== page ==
A CPI gas fireplace has a pilot light that is constantly lit and ready to ignite as soon as there is gas flowing.  You can tell if your gas fireplace uses a CPI system simply by checking if a small flame is always burning, even when the fireplace is shut off.  Another way to tell is to look at the control module under the fire box.  You can access it by removing the lower front panel.  If you see a piezo type ignitor and a couple gas control dials, your fireplace has a CPI system.  

Gas fireplaces with IPI systems, however, do not keep a pilot light lit at all times.  Instead, as the name implies, the pilot light is only ignited intermittently when a power switch is turned on.  Most newer gas fireplaces have IPI systems in order to waste less natural gas.  A continuous pilot light burns through nearly 5 gallons of propane every month unless it is turned off completely.  IPI fireplaces only ignite the pilot when the wall switch is on.  It’s easy to tell if you have this type of fireplace.  You won’t find manual gas controls or ignitors in the module area.  Plus, you will only see a pilot light turn on after flipping the switch.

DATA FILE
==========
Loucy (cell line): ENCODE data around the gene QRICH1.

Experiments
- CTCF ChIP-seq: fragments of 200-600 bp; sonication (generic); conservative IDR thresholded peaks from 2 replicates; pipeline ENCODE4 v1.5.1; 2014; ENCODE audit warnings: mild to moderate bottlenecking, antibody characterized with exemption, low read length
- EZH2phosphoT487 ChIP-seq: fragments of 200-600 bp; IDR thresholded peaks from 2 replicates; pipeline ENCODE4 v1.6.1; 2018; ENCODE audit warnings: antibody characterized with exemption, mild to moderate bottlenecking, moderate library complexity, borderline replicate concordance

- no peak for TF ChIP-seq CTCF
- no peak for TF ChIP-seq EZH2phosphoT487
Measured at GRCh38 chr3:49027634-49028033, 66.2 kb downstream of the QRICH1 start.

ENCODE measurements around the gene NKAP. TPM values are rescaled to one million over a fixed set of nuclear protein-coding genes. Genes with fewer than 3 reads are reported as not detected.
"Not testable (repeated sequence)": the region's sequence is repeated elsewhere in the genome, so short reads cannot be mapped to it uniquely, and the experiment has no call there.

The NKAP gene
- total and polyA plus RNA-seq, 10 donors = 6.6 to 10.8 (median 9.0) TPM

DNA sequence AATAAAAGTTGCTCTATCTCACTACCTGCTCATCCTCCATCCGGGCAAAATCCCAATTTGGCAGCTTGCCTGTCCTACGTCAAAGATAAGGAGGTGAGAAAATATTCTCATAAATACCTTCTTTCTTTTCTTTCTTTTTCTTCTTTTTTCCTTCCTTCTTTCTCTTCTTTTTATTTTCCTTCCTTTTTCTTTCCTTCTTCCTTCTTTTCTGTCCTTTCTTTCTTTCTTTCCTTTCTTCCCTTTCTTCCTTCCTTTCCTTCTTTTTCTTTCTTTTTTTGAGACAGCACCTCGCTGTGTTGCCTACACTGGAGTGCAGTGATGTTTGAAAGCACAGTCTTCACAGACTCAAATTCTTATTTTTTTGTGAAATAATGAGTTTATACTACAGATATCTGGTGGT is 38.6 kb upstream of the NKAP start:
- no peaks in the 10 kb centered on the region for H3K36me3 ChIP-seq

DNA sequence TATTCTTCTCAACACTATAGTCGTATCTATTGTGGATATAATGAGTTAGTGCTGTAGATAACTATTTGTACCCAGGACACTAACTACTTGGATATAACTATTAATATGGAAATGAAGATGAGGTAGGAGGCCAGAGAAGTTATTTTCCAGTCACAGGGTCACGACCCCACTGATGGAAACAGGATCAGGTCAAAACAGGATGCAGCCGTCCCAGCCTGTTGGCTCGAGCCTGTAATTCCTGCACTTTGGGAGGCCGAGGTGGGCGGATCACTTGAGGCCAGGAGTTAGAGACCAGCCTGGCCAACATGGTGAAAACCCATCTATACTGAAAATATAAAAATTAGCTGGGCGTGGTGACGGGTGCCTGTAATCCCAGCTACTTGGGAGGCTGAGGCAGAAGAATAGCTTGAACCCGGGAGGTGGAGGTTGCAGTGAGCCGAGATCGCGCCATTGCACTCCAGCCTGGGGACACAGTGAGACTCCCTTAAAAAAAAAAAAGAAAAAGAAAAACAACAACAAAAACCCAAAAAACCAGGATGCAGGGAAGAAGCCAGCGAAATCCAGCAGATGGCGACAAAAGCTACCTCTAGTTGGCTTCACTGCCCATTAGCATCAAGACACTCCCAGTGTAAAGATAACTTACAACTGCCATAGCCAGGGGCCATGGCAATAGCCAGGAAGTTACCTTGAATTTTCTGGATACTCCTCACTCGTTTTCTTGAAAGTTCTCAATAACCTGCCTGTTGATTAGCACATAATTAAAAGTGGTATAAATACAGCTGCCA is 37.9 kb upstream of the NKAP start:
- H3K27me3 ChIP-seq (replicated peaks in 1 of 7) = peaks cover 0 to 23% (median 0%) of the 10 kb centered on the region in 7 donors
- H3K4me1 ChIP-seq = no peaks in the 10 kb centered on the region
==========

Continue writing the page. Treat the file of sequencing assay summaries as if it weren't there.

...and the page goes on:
Besides physically inspecting your gas fireplace to see what type it is, be sure to read through the owner’s manual.  You’ll find a description of the ignition system and useful information about proper operation.  

Once you know the type of fireplace you have, you’re ready to learn how to start it up without power.

Using an IPI gas fireplace when the power is out

It’s super easy to start your fireplace if it has an IPI lighting system.  Nearly every brand, including Heatilator and Reliance gas fireplaces, have battery backup ignition systems.  Battery configuration varies from one model to the next but the idea is always the same.  The batteries simply provide enough electricity to open the small gas control valve within the fireplace.